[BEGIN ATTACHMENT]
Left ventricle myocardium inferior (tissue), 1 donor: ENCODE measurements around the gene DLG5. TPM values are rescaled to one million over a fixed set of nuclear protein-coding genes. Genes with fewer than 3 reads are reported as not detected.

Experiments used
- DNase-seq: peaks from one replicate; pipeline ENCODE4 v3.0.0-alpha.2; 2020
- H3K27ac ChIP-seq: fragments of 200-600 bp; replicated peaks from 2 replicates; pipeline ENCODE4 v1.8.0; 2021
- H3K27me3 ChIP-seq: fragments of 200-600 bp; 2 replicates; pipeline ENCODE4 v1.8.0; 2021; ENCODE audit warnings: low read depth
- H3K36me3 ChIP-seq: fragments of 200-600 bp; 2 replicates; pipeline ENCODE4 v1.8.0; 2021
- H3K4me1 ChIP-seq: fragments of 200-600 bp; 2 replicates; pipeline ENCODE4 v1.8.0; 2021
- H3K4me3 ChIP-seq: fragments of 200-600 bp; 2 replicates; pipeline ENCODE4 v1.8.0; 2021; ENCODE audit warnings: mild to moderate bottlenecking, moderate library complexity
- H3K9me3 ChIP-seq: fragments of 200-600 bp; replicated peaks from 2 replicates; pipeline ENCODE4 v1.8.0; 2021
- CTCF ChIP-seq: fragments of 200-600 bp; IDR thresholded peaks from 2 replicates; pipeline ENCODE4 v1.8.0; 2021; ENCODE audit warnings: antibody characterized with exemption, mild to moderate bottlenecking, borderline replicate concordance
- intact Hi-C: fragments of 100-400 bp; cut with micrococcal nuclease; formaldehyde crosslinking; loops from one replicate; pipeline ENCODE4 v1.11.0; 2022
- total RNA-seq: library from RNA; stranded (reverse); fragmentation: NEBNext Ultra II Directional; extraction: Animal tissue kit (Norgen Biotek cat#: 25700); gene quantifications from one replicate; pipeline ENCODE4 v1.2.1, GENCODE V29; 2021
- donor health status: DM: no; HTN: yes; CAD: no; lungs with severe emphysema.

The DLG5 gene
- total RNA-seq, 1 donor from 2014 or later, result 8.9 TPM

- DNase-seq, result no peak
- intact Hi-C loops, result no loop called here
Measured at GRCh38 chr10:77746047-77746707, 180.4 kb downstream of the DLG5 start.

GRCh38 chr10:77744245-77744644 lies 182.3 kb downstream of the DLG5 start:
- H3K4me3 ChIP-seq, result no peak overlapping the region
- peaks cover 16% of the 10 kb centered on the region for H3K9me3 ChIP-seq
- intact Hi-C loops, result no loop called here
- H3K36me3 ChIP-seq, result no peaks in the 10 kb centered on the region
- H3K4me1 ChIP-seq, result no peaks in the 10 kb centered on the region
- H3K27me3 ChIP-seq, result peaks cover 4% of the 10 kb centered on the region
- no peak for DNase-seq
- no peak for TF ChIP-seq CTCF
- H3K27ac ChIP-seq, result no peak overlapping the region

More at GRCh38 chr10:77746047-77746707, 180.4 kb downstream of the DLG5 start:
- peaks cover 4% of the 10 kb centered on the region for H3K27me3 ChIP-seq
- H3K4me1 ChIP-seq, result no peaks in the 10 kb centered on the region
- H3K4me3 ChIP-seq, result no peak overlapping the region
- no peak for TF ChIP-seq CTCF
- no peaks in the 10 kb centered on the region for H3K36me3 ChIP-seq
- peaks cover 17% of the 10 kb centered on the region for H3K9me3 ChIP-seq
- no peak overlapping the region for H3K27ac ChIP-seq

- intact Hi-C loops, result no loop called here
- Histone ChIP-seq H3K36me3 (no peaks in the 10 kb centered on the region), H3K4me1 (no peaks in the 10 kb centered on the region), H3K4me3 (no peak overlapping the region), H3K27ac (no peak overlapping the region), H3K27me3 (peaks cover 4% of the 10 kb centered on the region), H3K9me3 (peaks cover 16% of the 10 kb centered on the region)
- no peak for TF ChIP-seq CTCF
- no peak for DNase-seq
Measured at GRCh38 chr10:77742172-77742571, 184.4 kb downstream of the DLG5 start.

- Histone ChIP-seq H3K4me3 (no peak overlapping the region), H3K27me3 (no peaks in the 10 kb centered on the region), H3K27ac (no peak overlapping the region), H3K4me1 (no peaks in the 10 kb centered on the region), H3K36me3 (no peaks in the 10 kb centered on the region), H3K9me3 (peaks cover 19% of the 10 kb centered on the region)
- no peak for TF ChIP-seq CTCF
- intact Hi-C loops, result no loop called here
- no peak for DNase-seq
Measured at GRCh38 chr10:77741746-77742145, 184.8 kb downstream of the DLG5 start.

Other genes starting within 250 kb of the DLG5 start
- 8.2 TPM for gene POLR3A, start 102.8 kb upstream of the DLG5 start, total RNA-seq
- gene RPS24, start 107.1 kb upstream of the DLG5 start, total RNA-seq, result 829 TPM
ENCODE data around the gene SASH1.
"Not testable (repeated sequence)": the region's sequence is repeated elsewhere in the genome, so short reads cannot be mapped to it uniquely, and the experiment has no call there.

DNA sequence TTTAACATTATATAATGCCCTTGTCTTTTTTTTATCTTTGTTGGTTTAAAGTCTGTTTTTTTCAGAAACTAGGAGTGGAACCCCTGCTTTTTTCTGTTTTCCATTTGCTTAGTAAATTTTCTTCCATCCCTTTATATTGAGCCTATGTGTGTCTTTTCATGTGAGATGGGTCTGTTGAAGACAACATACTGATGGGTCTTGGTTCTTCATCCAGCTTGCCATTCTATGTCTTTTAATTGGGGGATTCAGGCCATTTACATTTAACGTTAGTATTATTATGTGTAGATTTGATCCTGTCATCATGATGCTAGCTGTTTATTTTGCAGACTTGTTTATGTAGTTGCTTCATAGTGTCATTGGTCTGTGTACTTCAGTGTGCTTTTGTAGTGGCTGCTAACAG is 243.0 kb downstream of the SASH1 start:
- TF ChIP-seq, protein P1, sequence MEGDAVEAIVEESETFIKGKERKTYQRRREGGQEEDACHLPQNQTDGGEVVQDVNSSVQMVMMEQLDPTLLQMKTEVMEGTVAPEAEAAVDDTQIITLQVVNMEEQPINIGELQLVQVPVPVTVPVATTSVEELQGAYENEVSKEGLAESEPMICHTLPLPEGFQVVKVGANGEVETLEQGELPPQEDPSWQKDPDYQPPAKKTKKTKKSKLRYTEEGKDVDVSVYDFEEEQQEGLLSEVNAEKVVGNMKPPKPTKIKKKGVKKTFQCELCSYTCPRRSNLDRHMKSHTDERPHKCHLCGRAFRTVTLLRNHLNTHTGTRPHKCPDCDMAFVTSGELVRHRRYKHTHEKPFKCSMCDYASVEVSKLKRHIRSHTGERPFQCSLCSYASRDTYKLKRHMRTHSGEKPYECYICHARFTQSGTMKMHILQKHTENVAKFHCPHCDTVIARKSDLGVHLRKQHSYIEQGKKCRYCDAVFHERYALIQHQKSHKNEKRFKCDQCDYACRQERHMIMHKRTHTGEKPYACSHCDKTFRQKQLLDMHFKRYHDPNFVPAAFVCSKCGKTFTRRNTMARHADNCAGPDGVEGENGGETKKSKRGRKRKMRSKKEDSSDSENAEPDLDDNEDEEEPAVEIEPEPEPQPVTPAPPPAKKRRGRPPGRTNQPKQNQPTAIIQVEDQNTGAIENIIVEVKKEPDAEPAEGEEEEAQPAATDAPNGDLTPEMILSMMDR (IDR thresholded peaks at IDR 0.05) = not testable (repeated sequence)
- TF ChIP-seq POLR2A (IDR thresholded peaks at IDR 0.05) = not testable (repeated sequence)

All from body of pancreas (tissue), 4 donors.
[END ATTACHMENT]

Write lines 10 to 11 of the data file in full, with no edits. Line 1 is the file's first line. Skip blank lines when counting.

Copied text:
- CTCF ChIP-seq: fragments of 200-600 bp; IDR thresholded peaks from 2 replicates; pipeline ENCODE4 v1.8.0; 2021; ENCODE audit warnings: antibody characterized with exemption, mild to moderate bottlenecking, borderline replicate concordance
- intact Hi-C: fragments of 100-400 bp; cut with micrococcal nuclease; formaldehyde crosslinking; loops from one replicate; pipeline ENCODE4 v1.11.0; 2022